Being an effective early childhood professional encompasses a wide spectrum of responsibilities. From designing an environment conducive to learning, to planning appropriate lessons for students and implementing them with effective educational strategies to being able to manage the class well and instilling discipline in the students, to involving parents and coordinating with others regarding the provision of quality education for the students.
It takes great effort to be able to manage all these skills at the same time, hence professional training with experience is required. This basic manual intends to help out the early childhood educator in his or her professional undertaking as part of a preschool center that upholds a high quality program for very young children.
The early childhood program implements a play-based approach to suit the developmental needs of young children. A child learns best when he finds enjoyment in what he is doing, thus learning should be fun. PLAY is the world of children.
Learning through play has value and is an effective method of teaching. Through play, a child develops his mental functions as he learns varied concepts, and at the same time he develops body coordination, he learns how to handle emotions, acquires social skills and values as he interacts with other children.
All learning acquired by the child is an outcome of interactions between him and his environment (people, ideas and materials). A child is able to learn in an environment where there is freedom of movement and choice; this enables him to be an active participant in his learning as he initiates activities, asks questions, explores, observes, and socializes with other children and adults around him.
Emphasis is on the “process” of learning more than the “product”. With the child actively involved, learning becomes meaningful to him. Since it is the child who actually experiences learning, these are better retained.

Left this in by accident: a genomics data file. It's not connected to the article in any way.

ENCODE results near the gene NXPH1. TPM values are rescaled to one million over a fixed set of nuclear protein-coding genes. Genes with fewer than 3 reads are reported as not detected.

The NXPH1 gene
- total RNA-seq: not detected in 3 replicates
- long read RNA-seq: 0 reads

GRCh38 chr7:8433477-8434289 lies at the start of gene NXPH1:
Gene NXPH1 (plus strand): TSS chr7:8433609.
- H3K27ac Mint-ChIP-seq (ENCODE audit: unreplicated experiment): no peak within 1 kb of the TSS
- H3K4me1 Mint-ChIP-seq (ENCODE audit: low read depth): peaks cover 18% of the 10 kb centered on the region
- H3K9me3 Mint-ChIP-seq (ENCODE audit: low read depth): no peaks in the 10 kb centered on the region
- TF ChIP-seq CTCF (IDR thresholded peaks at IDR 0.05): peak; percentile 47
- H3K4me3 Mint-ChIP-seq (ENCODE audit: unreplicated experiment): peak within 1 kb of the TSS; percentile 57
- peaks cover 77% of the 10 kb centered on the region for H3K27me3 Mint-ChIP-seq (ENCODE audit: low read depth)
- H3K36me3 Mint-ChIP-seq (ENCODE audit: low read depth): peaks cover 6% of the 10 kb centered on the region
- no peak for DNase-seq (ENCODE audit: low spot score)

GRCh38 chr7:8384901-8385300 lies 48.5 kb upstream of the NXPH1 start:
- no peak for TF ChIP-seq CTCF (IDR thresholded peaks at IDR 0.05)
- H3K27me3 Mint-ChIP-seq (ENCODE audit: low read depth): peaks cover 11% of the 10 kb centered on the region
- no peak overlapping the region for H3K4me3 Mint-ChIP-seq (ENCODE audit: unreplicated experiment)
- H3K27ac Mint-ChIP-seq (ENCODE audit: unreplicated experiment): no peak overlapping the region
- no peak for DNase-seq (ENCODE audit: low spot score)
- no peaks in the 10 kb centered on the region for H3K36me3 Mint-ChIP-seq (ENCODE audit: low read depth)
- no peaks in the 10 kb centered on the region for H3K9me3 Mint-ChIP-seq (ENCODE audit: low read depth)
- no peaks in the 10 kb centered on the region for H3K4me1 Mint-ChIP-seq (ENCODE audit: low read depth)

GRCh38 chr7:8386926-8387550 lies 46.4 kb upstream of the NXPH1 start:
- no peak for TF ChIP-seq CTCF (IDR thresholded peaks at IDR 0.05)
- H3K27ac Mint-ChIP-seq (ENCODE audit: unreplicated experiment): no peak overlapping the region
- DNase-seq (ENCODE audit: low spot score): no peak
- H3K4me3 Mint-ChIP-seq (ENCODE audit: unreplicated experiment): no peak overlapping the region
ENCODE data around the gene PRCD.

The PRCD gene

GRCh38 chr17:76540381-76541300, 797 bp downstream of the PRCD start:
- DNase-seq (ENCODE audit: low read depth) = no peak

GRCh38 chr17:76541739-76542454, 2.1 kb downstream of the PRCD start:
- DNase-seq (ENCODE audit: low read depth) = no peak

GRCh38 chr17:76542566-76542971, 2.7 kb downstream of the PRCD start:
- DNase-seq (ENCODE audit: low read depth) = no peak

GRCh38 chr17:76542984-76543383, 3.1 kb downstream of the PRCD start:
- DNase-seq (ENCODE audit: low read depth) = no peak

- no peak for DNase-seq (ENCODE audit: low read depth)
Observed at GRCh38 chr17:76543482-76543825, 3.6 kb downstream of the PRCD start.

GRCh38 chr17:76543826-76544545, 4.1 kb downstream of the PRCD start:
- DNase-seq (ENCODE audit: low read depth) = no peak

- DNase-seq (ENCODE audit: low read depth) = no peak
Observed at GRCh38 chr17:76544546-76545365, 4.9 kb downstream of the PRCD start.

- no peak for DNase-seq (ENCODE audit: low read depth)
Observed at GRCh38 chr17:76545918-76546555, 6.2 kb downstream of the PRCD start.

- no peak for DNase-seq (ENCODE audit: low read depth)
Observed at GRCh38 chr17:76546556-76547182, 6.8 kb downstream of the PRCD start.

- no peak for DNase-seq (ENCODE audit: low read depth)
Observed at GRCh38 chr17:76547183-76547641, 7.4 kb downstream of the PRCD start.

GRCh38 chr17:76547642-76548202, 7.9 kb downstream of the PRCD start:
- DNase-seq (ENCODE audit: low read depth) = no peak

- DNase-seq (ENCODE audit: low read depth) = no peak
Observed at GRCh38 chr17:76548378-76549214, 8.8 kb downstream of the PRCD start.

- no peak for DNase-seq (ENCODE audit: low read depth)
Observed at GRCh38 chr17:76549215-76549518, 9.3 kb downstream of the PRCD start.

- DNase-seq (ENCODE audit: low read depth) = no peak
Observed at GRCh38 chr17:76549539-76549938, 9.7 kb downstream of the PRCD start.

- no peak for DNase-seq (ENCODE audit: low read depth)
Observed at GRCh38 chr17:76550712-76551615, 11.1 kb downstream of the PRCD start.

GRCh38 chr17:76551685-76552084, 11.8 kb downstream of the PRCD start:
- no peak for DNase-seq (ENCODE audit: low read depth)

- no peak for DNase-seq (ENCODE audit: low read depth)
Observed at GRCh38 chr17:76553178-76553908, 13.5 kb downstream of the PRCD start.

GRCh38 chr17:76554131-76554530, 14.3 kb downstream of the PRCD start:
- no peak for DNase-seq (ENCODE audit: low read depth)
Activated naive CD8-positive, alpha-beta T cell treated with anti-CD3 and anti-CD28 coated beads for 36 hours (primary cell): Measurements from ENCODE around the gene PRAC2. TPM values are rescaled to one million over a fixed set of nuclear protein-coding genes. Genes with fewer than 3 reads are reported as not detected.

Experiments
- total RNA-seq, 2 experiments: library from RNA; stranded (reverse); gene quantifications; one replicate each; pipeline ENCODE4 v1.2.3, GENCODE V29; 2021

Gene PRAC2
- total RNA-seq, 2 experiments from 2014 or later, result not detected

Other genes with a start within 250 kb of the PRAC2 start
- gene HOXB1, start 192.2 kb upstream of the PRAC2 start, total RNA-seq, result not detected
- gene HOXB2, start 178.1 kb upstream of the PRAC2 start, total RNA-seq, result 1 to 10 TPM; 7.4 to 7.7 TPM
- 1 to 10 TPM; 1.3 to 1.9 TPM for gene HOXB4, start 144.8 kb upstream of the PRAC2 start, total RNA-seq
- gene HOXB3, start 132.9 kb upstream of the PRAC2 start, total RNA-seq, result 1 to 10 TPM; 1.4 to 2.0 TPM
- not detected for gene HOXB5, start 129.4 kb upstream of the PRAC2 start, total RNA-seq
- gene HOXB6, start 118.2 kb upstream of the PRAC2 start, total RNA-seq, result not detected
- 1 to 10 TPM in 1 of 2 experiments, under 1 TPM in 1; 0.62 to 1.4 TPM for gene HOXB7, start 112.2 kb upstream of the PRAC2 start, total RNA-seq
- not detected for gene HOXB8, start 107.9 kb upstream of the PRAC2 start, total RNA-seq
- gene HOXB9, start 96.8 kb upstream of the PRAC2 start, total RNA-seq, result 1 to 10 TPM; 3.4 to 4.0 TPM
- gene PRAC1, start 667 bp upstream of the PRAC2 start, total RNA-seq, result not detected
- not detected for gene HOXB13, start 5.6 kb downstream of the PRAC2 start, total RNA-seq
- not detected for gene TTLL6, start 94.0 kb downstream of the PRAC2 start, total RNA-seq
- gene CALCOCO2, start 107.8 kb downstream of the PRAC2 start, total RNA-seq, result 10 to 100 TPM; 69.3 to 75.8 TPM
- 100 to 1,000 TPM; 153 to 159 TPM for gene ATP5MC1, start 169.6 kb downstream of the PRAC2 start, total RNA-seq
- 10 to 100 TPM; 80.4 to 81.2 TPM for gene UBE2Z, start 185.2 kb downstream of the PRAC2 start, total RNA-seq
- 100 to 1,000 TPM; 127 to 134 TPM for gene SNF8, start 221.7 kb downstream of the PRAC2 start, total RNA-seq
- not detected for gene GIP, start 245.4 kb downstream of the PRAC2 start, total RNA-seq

The Philosophy of the preschool comes from the theories of Jean Piaget (1969) and Lev Vygotsky (1978). “Piaget believed that children create knowledge through interactions with the environment. Children are not passive receivers of knowledge; rather, they actively work at organizing their experience into more and more complex mental structures.” (Brewer, 2001:6). He insists that children need to use all their cognitive functions.
These theories were designed to form minds which can be critical, can verify, and not accept everything they are offered. Such beliefs reflect his respect for the thinking processes of children. Vygotsky (1978) believed that the social context influences children’s intellectual development more than by individual experiences. His theory places a great deal of emphasis on effective social interaction.
Piaget and Vygotsky have created a strong foundation for the constructivist model that the school upholds. It premises on the belief that learners “construct” their own learning, and in effect, have better retention of it (Decker et al, 2009). “In the Constructivist theory the emphasis is placed on the learner or the student rather than the teacher or the instructor.